has the cache algorithm been applied in the question or is this prior to that and this is every instance of the rule at the beginning when simply all rules are picked with the correct purpose (the purpose being the name of the rule and it's type of record)
yes, that is fine, although in the 7.2 material, it shows a decision is made to check the rule cache, if it exists then to carry on, otherwise to populate the cache indicating it's not optional (i've read somewhere that the rule needs to be referenced 3/multiple times for it to enter the cache).
what I was specifically asking in the context of this question - it presents a "rule cache" showing five instances of a rule.
has the caching algorithm (which is a sub-process of the main rule resolution algorithm) been run yet? the answer to this is no it hasn't been run.
the question starts from the first step in the caching algorithm "choose rules with the correct purpose" - if you carry on from here, you arrive at the answer easily
the question leaves a lot to be assumed which makes it not a good question when people are being critical of the words and context it is presented in
I should have said "caching is secondary" as opposed to saying "caching comes later". The existing rule being referenced has a key which can be quickly checked against the cache to see if the rule is still valid.
This raises the question "how can the rule key become invalid"?
This is no longer being taught in your SSA course, or even the LSA course, partly due to changes Pega has made since PRPC 6.2 with regard to what is called "System Pulse". Help simply says there is a database pulse and cluster-based pulse -- the latter the currently used approach. If interested you can research cluster technologies such as Apache Ignite and Hazelcast.
Suppose the older database system pulse. When you have multiple nodes and within one node someone checks in a new version of a rule, something needs to "tell" the other nodes in the cluster that the rule they are using may no longer be valid (is untrustworthy). This can be accomplished by a cache-related table in the database being updated at the same time the new version of a rule was checked in. A System Pulse agent that runs on each node periodically compares what exists within in its in-memory cache to the cache-related database table. If the table indicates a change has occurred, the in-memory cache needs to react.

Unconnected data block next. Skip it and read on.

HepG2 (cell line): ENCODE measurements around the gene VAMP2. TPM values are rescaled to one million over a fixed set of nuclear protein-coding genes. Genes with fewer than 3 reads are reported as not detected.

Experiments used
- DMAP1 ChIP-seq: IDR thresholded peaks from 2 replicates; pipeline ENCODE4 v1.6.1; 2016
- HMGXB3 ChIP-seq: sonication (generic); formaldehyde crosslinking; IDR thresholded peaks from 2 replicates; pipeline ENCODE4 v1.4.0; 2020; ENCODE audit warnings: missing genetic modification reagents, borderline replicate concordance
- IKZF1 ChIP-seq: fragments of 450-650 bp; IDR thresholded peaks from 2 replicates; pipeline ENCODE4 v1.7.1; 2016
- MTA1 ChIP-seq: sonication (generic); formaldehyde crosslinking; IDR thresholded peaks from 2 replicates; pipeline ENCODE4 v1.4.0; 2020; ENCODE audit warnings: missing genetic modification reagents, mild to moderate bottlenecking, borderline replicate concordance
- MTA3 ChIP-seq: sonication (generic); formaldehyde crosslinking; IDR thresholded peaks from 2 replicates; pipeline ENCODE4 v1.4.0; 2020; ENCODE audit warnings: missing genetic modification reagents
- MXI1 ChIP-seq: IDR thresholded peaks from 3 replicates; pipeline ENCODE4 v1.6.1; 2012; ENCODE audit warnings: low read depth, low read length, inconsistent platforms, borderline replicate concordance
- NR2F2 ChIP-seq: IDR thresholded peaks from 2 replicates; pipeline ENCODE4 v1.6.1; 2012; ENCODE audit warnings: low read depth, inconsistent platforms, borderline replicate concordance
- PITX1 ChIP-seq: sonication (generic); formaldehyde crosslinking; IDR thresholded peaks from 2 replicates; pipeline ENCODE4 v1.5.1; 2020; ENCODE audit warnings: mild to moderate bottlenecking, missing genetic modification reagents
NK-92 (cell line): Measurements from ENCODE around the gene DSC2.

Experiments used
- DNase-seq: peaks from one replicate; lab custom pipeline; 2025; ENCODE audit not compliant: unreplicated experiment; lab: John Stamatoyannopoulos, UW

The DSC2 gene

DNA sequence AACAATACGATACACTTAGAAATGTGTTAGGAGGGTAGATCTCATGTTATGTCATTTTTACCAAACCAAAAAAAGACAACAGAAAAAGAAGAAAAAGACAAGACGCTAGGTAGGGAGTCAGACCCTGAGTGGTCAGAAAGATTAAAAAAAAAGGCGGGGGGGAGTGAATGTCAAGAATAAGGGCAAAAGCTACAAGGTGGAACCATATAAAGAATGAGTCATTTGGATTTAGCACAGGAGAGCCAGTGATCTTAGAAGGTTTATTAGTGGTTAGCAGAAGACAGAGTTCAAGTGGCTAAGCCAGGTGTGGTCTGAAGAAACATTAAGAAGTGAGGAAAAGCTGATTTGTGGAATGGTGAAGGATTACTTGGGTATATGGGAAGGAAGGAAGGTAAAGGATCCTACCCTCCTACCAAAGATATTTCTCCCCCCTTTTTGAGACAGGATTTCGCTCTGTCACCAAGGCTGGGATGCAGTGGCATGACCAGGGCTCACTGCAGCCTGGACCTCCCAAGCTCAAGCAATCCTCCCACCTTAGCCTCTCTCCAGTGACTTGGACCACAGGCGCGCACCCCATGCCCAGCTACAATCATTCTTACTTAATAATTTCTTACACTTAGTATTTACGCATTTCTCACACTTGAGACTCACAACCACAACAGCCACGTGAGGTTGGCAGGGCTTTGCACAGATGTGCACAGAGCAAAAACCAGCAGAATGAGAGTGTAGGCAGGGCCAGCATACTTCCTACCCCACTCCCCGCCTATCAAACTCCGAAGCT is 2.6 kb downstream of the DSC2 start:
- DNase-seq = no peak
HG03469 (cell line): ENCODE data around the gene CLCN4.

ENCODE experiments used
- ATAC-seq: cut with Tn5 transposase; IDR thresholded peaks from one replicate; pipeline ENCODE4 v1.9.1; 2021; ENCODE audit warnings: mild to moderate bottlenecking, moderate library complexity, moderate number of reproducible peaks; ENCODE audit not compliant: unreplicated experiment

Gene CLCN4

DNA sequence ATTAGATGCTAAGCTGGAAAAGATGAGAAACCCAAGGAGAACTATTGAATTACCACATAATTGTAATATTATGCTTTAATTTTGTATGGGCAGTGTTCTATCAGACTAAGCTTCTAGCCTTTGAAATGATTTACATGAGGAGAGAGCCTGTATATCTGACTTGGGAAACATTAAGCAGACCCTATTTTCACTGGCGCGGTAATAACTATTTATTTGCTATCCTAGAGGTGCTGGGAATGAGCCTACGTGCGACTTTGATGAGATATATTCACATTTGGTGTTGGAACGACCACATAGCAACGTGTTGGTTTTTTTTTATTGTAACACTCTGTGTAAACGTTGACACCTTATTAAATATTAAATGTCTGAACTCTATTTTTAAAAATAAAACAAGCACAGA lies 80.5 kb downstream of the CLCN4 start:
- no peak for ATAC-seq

When the application is forced to react it needs to re-run the rule resolution algorithm. An application's ruleset stack may be limited to specific patch level versions. If a rule has been checked into the database at newer version than what the application allows, that newer version will be excluded as part of the rule resolution process.
thanks for the reply, I was looking for information regarding the behaviour of the cache just to get a better understanding. from the current 7.2 material, it doesn't talk about scenarios that can invalidate a cache, at what point things are refreshed or what can cause a reset.
I was curious to know what happens if you restart a pega server in regards to the cache or if there are other exception scenarios.
from my understanding, if you update a rule, that would cause that rule to be invalidated in the cache and the rule resolution algorithm occurs again?